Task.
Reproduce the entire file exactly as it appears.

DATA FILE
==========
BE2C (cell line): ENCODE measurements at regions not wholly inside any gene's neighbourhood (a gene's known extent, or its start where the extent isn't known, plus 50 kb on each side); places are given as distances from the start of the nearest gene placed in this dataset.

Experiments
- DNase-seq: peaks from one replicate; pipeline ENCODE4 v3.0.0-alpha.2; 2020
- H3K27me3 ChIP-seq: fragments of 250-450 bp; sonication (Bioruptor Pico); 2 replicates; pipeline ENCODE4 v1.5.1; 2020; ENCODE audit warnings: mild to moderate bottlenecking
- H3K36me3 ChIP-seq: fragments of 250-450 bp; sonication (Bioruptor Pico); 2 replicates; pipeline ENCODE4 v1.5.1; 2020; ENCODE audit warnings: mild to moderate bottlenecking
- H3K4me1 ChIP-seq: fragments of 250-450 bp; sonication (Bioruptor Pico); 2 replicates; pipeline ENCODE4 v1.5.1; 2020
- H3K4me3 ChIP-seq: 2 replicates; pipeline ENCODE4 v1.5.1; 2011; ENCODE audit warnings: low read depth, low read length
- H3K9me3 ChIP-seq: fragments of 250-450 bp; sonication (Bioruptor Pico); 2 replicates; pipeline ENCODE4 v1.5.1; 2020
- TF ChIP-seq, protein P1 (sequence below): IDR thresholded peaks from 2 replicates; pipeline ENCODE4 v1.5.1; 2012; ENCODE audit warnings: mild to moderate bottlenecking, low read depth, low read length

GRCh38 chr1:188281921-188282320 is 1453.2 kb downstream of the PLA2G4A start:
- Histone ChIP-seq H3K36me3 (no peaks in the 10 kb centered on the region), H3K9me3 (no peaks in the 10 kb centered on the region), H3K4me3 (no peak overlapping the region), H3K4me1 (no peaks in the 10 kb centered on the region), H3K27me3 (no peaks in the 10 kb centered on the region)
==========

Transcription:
BE2C (cell line): ENCODE measurements at regions not wholly inside any gene's neighbourhood (a gene's known extent, or its start where the extent isn't known, plus 50 kb on each side); places are given as distances from the start of the nearest gene placed in this dataset.

Experiments
- DNase-seq: peaks from one replicate; pipeline ENCODE4 v3.0.0-alpha.2; 2020
- H3K27me3 ChIP-seq: fragments of 250-450 bp; sonication (Bioruptor Pico); 2 replicates; pipeline ENCODE4 v1.5.1; 2020; ENCODE audit warnings: mild to moderate bottlenecking
- H3K36me3 ChIP-seq: fragments of 250-450 bp; sonication (Bioruptor Pico); 2 replicates; pipeline ENCODE4 v1.5.1; 2020; ENCODE audit warnings: mild to moderate bottlenecking
- H3K4me1 ChIP-seq: fragments of 250-450 bp; sonication (Bioruptor Pico); 2 replicates; pipeline ENCODE4 v1.5.1; 2020
- H3K4me3 ChIP-seq: 2 replicates; pipeline ENCODE4 v1.5.1; 2011; ENCODE audit warnings: low read depth, low read length
- H3K9me3 ChIP-seq: fragments of 250-450 bp; sonication (Bioruptor Pico); 2 replicates; pipeline ENCODE4 v1.5.1; 2020
- TF ChIP-seq, protein P1 (sequence below): IDR thresholded peaks from 2 replicates; pipeline ENCODE4 v1.5.1; 2012; ENCODE audit warnings: mild to moderate bottlenecking, low read depth, low read length

GRCh38 chr1:188281921-188282320 is 1453.2 kb downstream of the PLA2G4A start:
- Histone ChIP-seq H3K36me3 (no peaks in the 10 kb centered on the region), H3K9me3 (no peaks in the 10 kb centered on the region), H3K4me3 (no peak overlapping the region), H3K4me1 (no peaks in the 10 kb centered on the region), H3K27me3 (no peaks in the 10 kb centered on the region)